By Mark A. Leon
The latest production from Threshold Repertory Theatre exposes the deepest roots of humanity and self-realization in a poignantly emotional retelling of the story of John Merrick, whom history deemed the Elephant Man. A being so grotesque to other’s that his life was showcased as a freak show act until an unlikely relationship with Doctor Frederick Treves was forged.
This show was visualized with courage by Director Jay Danner. Theatre is a personal extension of oneself. It is the crafting of imagination and vision to create a reality that tells a story and derives personal connection from the audience. Few directors in Charleston push boundaries to tackle highly emotional and liberal subject matter with confidence and brilliance like Jay. He is a gift to the Charleston Theatre community and though he may risk alienating a conservative body of patrons, his work is nothing short of memorable.
From my initial entrance into his world with the 2016 production of “Bent” to this latest production, Jay Danner’s work needs to be seen and experienced. He is a patriarch to the arts and his interpretation of “The Elephant Man” is a testament to his fine body of work.
Two facets of the show that left a mark were the character of John Merrick (The Elephant Man) void of make-up showing his clusters of mushy skin protruding from his body and the Shakespearean silent film approach to introduce each scene of this one hour and fifty- minute single act play.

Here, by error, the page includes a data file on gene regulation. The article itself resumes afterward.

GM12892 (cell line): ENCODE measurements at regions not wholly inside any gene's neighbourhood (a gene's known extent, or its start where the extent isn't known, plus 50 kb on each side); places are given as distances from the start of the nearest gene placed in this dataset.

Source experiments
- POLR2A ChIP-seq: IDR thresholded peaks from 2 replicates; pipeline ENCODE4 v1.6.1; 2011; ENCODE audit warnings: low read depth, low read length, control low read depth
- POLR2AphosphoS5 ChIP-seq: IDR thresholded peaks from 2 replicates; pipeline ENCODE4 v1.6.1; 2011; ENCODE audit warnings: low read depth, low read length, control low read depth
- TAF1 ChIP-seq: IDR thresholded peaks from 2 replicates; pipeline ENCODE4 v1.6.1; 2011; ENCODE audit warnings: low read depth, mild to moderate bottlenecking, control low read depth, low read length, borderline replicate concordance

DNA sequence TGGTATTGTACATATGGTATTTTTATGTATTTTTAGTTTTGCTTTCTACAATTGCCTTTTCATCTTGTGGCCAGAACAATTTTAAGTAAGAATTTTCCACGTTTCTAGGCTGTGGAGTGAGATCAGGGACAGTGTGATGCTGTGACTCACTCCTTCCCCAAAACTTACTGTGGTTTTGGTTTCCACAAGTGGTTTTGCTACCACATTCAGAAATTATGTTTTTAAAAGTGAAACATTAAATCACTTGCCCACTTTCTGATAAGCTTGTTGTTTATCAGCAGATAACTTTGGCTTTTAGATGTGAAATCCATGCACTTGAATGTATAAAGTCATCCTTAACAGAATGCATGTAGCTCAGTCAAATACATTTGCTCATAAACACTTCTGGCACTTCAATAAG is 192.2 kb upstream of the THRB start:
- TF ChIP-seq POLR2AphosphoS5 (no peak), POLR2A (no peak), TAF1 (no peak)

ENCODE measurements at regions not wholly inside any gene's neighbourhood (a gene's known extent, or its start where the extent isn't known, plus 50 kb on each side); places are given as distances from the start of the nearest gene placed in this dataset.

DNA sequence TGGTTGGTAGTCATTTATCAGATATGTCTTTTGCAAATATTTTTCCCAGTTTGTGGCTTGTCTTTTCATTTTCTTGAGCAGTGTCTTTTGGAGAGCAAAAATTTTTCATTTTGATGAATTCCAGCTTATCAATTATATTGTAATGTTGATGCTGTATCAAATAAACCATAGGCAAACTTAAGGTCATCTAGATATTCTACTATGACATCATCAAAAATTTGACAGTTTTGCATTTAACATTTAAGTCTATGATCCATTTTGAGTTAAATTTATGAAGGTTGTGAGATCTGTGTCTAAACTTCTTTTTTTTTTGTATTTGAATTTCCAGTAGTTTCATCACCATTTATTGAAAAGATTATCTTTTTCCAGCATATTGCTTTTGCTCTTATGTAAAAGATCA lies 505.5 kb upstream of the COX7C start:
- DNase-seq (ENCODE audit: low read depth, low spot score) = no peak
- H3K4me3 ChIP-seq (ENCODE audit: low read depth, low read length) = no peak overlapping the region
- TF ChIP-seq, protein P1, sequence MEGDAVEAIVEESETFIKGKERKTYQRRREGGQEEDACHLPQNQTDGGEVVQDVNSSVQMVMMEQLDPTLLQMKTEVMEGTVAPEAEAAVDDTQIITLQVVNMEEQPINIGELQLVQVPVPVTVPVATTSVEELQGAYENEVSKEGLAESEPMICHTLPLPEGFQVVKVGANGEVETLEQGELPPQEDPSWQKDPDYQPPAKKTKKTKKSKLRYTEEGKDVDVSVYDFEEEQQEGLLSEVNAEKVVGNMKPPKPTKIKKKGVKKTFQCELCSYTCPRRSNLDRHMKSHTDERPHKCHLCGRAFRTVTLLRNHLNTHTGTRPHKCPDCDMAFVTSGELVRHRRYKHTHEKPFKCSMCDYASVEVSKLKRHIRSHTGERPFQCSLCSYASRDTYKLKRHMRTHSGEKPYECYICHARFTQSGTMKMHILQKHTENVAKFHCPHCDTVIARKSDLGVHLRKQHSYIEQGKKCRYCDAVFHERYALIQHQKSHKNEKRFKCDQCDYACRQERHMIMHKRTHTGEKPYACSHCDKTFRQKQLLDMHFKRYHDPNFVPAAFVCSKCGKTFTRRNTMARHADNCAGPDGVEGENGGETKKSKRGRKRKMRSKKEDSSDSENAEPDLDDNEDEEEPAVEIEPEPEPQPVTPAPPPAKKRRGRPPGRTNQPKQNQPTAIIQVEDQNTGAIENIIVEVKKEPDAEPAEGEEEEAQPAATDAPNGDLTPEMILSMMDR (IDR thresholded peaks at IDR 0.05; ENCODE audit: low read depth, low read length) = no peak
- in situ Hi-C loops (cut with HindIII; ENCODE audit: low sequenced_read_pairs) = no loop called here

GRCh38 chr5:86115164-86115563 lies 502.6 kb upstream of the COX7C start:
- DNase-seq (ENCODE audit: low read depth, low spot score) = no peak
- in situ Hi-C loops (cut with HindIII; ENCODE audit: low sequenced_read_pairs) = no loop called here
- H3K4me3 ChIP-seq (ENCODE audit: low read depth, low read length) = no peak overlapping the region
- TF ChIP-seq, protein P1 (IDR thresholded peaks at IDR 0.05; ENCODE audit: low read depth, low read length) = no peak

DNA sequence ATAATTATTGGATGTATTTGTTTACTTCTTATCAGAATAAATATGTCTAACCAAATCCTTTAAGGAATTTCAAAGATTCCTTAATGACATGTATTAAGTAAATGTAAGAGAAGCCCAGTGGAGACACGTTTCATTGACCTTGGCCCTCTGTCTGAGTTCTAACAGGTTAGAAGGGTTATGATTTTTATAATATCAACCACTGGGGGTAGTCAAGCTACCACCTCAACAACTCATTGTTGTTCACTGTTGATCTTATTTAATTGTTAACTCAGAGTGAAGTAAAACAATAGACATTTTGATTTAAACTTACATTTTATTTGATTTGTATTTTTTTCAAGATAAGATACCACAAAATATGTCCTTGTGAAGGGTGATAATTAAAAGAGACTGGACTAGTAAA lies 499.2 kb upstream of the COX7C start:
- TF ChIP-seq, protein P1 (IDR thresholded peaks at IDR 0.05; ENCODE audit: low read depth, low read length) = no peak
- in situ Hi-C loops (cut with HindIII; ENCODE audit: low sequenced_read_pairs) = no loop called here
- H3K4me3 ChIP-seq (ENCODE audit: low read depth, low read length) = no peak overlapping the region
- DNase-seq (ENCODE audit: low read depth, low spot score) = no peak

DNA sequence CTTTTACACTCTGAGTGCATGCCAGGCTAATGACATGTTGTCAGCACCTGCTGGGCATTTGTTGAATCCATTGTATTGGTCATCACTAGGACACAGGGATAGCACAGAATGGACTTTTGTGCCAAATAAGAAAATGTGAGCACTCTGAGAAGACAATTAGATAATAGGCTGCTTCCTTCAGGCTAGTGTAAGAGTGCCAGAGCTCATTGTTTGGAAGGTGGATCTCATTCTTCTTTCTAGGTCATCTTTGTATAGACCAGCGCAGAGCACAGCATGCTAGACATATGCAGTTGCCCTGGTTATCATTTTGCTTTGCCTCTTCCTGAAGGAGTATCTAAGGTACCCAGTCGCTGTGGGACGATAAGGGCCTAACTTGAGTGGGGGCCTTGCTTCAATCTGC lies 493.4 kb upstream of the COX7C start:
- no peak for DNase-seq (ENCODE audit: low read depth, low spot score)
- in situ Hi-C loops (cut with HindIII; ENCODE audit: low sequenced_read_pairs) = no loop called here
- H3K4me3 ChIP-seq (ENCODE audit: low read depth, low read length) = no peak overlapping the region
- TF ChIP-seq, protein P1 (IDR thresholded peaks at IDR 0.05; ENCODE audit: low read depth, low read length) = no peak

Patrick Arnheim, as the lead character of John Merrick, continues to be one of the best local acting talents in the Lowcountry. His vulnerability and innocence is so penetrating as he scales back the layers of his hideous form to uncover the man inside. With the same desires and passions, he begins to transform those around him by opening their eyes to an inner beauty that most of us never see in others. Even without make-up, his body movements and posture, allow the audience to suspend reality and see him as he was.
Though tragic in nature, this play takes on an aura of love and companionship as the relationships develop on stage. In a way, there is a theme that so many are lost and truly only want to be loved, even if it is by only one or two others. That was a message I took away long after the final line was recited.
Center stage back wall launched each scene with a brief interlude of words reminding us of the days of Chaplin and Keaton in the silent film era. As the stage lights dimmed and the white cloudy words appeared, it seemed like a human cinema reel on stage.
Kelley Swindall played the role of the actress Mrs. Kendal. As the first woman to find comfort in John and become the token of his affections, Kelley demonstrated an eclectic range of sassiness, humor and empathy. She and Frederick showed the greatest personal transformations through their very personal connection to John. It was a strong performance and a wonderfully powerful female presence to this show.
David Wohl, Brent Fox, Addison Dent, Sarah Smith and Sienna Goering all played multiple roles with poise and range. From a Duchess to a Congo Pinhead to a circus manager, each showed tremendous talent on stage supporting the ensemble cast.
History and science have ways of shocking us. John Merrick was a medical oddity, rejected by society and left for nothing more than a circus freak show act. Humanity finally stepped in and allowed him to live out the last few years of his life with dignity and for a few brief moments, love.
Threshold Repertory Theatre has brought to the stage an inspired play and one local theatre goers should take advantage of and see.